When I discuss provocation to my students, I define the term as an action intended to elicit a strong response from
the target of the provoking behavior. Most provocations fall under two categories:
physical assaults and verbal attacks. Again, there is a ton of laboratory evidence
and field research that demonstrates conclusively that there is a causal link between provocation and aggression. One thing to mention is that sometimes behaviors are unwittingly provoking - perception then becomes an
important part of the equation.
Again think about what's going on to
the average Iraqi. The various news reports surely suggest behaviors by coalition
troops as well as various mercenaries that would fit the definition of provocation.
Other acts may end up seeming provoking simply because to provocateur failed to understand the cultural norms governing
acceptable behavior among the natives. Again, perception is of critical importance.
It is likely that what we are now seeing is a particularly volatile combination
of these three factors (and probably others). For those of us who are pessimistic
about the near future of Iraq under occupation, basic social science research on aggressive and violent behavior is unlikely
to give us any cause for changing our tune. For the optimists, perhaps they would
do well to reconsider their optimism in light of available theory and data.
Yes, this does not bode well. We should send over massive shipments of chilled Diet Coke (no sugar to get anyone all hyped up) or ice-cold
Diet Pepsi (“The Pause That Refreshes”).
But it seems no
one is going to chill-out now. Perhaps it’s too late for soda.
Ah, perhaps the French can send in chilled cases of Vittel, Evian, Badoit, Perrier and Chateldon. And the Italians can send Solé and San Faustino and San Peligrino.
Perhaps we should suggest a halt to all hostilities until late October. Yeah, right.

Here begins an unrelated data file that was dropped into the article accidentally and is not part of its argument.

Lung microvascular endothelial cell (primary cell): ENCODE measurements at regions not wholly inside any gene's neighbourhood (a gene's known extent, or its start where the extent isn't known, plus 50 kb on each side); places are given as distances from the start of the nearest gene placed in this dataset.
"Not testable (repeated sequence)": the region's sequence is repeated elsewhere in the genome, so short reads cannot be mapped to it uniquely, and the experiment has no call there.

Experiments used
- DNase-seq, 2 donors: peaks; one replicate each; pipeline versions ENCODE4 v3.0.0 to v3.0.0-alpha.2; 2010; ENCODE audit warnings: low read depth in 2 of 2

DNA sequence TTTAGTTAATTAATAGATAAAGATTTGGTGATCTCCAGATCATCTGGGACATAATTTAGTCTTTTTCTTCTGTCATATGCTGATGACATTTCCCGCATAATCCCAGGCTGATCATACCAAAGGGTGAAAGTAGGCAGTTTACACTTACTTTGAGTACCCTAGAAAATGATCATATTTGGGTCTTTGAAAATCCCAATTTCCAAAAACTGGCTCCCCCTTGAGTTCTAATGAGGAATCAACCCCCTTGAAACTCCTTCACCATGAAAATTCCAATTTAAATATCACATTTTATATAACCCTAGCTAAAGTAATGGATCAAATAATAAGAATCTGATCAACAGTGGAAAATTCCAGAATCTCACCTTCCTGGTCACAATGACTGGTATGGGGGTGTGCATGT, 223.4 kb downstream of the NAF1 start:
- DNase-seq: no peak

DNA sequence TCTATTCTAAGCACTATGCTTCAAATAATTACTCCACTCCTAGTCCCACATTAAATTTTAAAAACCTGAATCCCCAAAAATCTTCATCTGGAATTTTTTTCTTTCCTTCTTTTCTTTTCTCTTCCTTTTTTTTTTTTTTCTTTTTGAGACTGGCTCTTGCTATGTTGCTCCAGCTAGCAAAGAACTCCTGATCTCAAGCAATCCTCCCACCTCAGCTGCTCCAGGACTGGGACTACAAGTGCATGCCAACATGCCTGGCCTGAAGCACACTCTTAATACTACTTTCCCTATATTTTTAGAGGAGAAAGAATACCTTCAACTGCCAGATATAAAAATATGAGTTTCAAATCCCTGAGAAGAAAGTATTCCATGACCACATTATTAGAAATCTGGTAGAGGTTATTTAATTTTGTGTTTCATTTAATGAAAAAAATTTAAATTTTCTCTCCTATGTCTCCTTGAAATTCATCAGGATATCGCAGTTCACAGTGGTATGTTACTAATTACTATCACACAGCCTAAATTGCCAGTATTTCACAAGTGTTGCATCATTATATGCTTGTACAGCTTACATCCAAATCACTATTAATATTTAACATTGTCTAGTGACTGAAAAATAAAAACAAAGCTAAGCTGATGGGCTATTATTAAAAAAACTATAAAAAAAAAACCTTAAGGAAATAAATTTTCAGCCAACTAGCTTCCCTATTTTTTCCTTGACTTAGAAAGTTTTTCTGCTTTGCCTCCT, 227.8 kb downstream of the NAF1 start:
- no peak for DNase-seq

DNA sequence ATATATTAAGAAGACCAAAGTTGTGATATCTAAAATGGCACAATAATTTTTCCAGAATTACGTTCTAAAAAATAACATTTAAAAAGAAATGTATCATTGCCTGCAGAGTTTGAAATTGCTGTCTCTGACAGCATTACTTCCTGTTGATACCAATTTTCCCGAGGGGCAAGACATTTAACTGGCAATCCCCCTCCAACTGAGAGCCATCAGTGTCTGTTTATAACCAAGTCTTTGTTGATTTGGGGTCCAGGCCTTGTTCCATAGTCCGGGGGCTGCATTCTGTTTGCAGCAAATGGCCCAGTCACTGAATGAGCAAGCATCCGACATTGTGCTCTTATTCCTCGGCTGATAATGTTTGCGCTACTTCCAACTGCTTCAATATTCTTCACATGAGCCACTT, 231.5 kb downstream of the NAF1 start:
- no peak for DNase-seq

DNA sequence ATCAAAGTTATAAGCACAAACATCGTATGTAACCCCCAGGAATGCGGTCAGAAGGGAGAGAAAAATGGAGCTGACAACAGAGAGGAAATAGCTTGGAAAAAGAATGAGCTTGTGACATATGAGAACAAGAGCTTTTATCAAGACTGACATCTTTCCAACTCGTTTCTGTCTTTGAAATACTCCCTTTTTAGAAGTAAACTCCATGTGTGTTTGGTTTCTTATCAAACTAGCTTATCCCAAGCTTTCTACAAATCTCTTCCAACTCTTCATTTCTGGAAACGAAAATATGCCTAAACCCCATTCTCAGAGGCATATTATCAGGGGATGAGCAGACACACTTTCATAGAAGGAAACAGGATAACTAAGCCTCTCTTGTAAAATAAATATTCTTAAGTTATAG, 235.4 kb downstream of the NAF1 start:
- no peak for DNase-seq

Ric Erickson in Paris sent
these comments along –
"There is also no plausible way
for many Iraqis to escape the heat: electricity is still pretty undependable, and for the average Iraqi may be unaffordable. For that reason alone, I might expect to see an increase in unrest."
RIC IN PARIS: Hasn't it been getting hot in Iraq for about 58,675 years, every year, even before there was any electricity?
"The expectation of a regular flow
of electricity during the summer months may also be frustrated. Efforts to move
freely to conduct one's business may be frustrated to varying degrees as the occupation continues."
RIC IN PARIS: Could be. Maybe frustration was suppressed because Saddam
was more ruthless than Rumsfeld.
"Other acts may end up seeming
provoking simply because to provocateur failed to understand the cultural norms governing acceptable behavior among the natives. Again, perception is of critical importance."
RIC IN PARIS: A mere attack on the country and occupation by infidels isn't provocation?
"It is likely that what we are
now seeing is a particularly volatile combination of these three factors [....] "
RIC IN PARIS: Wow. Is this
what we're really seeing? It looks more like Vietnam in the Middle East to me. Next week we're going to hearing about changing 'hearts and minds.' For this, the USA should get ready to send some of those fundamentalist Christians over there, wearing
white tunics with red crosses on them and Toledo steel in their fists. No, wait! Send Mel Gibson instead.
THAT’S an IDEA!
it’s not just Ric and Ted Kennedy with the Vietnam comparisons –
See Fallouja, c'est comme Hué au Vietnam
mardi, les Irakiens harcèlent les marines dans de violents combats de rue.
09 avril 2004 (Libération - 06:00) Fallouja envoyé spécial de l'AFP
know. The French know.